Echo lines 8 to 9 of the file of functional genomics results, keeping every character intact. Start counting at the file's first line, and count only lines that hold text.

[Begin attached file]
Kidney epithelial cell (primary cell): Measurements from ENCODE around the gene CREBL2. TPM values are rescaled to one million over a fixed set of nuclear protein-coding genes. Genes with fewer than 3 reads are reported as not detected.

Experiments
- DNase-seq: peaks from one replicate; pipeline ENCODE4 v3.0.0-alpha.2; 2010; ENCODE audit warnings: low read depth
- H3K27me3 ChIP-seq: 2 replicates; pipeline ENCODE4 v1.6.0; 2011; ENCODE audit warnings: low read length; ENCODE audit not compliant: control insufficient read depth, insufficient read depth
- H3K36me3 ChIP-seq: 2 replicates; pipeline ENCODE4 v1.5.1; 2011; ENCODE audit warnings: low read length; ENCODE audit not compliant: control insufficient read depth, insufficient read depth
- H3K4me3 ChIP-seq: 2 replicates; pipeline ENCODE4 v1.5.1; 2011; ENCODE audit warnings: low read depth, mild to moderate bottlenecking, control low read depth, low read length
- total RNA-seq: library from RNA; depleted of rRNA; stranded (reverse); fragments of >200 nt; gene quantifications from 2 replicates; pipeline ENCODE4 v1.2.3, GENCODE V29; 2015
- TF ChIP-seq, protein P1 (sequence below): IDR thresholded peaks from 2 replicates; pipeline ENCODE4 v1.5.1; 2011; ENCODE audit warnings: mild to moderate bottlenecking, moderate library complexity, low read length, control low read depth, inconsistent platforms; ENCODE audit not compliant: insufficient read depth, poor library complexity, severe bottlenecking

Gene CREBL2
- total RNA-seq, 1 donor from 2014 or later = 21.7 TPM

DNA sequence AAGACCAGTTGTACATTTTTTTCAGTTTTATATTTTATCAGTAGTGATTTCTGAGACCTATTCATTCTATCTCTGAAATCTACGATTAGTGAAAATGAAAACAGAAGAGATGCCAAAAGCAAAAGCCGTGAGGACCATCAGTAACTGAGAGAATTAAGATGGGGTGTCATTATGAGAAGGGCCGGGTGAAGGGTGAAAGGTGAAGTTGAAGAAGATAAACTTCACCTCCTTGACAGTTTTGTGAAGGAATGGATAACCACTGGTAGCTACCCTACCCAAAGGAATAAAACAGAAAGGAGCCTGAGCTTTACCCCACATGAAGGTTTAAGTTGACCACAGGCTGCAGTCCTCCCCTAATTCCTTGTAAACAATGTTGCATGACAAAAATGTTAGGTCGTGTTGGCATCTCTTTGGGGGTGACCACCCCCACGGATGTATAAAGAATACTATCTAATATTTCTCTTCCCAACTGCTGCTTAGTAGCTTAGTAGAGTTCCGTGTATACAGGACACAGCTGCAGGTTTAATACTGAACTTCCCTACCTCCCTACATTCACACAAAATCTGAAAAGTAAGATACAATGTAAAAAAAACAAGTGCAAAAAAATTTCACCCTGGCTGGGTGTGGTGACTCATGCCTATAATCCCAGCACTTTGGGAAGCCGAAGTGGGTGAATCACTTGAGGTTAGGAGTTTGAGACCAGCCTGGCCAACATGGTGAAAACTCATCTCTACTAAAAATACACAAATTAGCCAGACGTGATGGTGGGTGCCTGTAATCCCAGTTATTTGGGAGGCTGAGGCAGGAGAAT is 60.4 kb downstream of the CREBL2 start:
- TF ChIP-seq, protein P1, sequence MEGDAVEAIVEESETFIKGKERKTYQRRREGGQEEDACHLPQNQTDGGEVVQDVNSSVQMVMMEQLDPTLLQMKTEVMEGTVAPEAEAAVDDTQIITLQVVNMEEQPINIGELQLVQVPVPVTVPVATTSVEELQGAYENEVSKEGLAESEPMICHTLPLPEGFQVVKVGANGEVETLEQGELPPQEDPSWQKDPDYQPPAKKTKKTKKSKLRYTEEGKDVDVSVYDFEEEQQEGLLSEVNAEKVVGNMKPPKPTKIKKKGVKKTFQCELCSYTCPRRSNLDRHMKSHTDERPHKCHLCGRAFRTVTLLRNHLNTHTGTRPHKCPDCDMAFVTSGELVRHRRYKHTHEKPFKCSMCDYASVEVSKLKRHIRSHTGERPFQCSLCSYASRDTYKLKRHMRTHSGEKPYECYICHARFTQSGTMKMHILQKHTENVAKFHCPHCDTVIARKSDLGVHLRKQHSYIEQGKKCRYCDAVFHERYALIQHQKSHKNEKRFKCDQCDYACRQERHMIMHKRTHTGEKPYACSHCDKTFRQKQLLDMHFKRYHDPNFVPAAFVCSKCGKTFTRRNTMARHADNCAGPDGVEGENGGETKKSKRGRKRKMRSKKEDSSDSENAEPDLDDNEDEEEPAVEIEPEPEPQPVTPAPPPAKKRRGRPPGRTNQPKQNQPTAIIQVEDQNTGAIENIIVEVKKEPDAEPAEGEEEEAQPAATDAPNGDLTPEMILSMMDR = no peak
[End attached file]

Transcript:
- TF ChIP-seq, protein P1 (sequence below): IDR thresholded peaks from 2 replicates; pipeline ENCODE4 v1.5.1; 2011; ENCODE audit warnings: mild to moderate bottlenecking, moderate library complexity, low read length, control low read depth, inconsistent platforms; ENCODE audit not compliant: insufficient read depth, poor library complexity, severe bottlenecking

Gene CREBL2